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Release Date: 4/24/2001
Contact Information: Wendy L. Chavez, U.S. EPA, 415/744-1588

     SAN FRANCISCO   The U.S. Environmental Protection Agency today announced it has fined Eaton Veterinary Laboratories of Phoenix, Ariz. $115,000 for allegedly selling unregistered, foreign-labeled versions of the popular flea-control products, Advantage and Frontline.

    Both of the illegal flea control products were missing labeling information required for safe use.  The company had been selling the Advantage products, labeled for sale in Canada, Australia, and Europe, and the Frontline products, labeled for sale in Australia without the required U.S. labeling.
     "Consumers count on the use label to ensure they are not harming their pets or themselves,"  said Pamela Cooper, chief of the pesticide program in the EPA's Pacific Southwest Office.  "Pesticides can't be used safely unless people have the information they need on the product's label.  If that information is missing, it's our job to do something about it."

    Neither product supplied first aid instructions, restriction information on application to puppies or kittens under 8 weeks old, or storage and disposal requirements.  Some versions of the foreign products list pet weight in kilograms, which could lead to overdose of the product if users are not familiar with the metric system.  Overdoses can cause serious health effects for pets, and even death.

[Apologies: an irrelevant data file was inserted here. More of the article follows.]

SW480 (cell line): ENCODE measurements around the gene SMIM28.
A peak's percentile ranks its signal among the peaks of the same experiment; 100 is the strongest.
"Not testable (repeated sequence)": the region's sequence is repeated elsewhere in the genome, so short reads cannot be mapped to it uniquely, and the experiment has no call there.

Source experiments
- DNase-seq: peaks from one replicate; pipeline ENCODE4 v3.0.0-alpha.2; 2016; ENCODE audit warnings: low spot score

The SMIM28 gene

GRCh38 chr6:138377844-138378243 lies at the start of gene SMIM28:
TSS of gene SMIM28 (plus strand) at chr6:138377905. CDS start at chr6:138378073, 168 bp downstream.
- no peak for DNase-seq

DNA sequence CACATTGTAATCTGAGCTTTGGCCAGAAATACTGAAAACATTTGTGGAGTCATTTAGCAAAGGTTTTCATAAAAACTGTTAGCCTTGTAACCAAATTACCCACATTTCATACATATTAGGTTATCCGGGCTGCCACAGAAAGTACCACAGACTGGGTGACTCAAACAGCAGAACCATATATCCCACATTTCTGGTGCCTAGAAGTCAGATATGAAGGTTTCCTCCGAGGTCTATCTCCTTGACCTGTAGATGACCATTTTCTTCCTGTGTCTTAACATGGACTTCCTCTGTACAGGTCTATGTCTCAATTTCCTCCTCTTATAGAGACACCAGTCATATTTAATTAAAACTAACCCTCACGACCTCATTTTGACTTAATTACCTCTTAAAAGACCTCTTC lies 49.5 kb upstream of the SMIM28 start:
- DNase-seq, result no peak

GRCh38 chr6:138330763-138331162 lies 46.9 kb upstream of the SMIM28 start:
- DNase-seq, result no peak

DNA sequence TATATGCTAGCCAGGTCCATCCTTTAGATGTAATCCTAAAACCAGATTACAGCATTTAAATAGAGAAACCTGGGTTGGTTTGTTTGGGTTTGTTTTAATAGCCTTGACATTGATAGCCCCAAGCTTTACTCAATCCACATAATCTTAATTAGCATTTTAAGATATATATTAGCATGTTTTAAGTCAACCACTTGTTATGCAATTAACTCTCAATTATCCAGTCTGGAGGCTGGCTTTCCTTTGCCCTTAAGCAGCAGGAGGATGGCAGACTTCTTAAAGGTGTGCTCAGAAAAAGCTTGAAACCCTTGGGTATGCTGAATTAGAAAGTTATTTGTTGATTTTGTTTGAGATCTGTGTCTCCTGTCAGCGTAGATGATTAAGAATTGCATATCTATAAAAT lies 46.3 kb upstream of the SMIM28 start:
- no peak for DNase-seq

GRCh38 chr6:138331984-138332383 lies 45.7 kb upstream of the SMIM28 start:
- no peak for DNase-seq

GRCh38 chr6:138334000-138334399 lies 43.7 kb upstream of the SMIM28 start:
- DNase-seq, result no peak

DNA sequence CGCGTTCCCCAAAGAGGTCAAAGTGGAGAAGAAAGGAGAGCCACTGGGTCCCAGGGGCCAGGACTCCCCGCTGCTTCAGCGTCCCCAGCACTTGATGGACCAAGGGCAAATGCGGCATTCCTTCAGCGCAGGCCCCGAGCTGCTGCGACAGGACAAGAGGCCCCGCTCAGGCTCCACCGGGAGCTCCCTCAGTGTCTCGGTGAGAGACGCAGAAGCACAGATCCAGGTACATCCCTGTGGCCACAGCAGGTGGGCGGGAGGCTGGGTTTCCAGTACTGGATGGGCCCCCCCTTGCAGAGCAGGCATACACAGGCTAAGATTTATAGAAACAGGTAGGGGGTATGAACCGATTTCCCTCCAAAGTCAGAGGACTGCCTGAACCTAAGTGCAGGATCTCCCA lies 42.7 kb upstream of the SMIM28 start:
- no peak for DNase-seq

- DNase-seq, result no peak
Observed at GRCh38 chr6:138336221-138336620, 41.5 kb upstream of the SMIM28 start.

Warning statements such as: "Do Not Allow Children to Apply Product," or "Do Not Apply Product More Frequently Than 30 Days" were missing from labels.

     There has been a recent increase in the number of companies bringing unregistered pet products into the United States.  Foreign labels on these products differ from those required in the U.S., which can potentially cause harm to people and pets.    
     The EPA will not register a pesticide until it has been tested to show that it will not pose an unreasonable risk when used according to the label directions.  The agency also requires  pesticide labels to provide consumers with information they need to use the product safely.  Pesticide products that have undergone this review process  are recognizable by the EPA registration number printed on the label.    

     Today's action was based on inspections conducted by the Arizona Department of Agriculture, the Florida Department of Agriculture and Consumer Services, and the Virginia Department of Agriculture and Consumer Services.   The complaint is part of the EPA's ongoing effort to prevent the marketing of unregistered and foreign-labeled pesticides.

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